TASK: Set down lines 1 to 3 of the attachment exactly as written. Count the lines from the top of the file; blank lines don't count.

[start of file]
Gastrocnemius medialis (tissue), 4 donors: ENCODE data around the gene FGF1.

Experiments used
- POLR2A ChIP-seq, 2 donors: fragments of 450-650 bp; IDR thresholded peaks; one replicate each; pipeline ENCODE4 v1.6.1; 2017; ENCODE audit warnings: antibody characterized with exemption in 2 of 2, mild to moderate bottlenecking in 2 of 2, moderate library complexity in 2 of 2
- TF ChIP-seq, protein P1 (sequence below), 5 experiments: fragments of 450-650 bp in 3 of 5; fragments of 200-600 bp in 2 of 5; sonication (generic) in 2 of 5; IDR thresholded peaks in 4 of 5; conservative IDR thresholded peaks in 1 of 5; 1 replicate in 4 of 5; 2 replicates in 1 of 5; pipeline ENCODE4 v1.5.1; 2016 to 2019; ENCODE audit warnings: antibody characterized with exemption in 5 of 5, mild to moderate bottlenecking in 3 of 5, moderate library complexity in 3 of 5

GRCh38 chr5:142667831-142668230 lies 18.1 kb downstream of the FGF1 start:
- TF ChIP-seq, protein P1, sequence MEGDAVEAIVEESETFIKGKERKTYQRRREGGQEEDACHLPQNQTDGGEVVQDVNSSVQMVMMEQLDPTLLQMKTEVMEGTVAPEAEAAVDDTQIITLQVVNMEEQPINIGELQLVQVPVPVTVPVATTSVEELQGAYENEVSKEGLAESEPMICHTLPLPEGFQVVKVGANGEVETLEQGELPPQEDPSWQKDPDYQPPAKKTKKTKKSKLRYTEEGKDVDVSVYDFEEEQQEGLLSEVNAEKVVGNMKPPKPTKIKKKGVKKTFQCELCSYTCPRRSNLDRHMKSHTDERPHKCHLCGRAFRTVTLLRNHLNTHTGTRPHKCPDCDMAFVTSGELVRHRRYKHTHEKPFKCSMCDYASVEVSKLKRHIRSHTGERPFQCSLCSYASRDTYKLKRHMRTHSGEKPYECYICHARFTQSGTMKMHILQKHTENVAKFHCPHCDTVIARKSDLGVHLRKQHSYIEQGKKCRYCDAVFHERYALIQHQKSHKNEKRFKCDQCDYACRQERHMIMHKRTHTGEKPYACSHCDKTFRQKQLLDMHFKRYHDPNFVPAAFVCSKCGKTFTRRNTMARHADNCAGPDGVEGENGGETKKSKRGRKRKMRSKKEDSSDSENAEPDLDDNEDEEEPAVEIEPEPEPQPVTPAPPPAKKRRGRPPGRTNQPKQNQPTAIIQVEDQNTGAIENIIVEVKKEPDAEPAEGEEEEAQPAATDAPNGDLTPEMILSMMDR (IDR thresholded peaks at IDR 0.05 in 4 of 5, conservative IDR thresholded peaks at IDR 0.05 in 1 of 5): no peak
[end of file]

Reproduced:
Gastrocnemius medialis (tissue), 4 donors: ENCODE data around the gene FGF1.

Experiments used
- POLR2A ChIP-seq, 2 donors: fragments of 450-650 bp; IDR thresholded peaks; one replicate each; pipeline ENCODE4 v1.6.1; 2017; ENCODE audit warnings: antibody characterized with exemption in 2 of 2, mild to moderate bottlenecking in 2 of 2, moderate library complexity in 2 of 2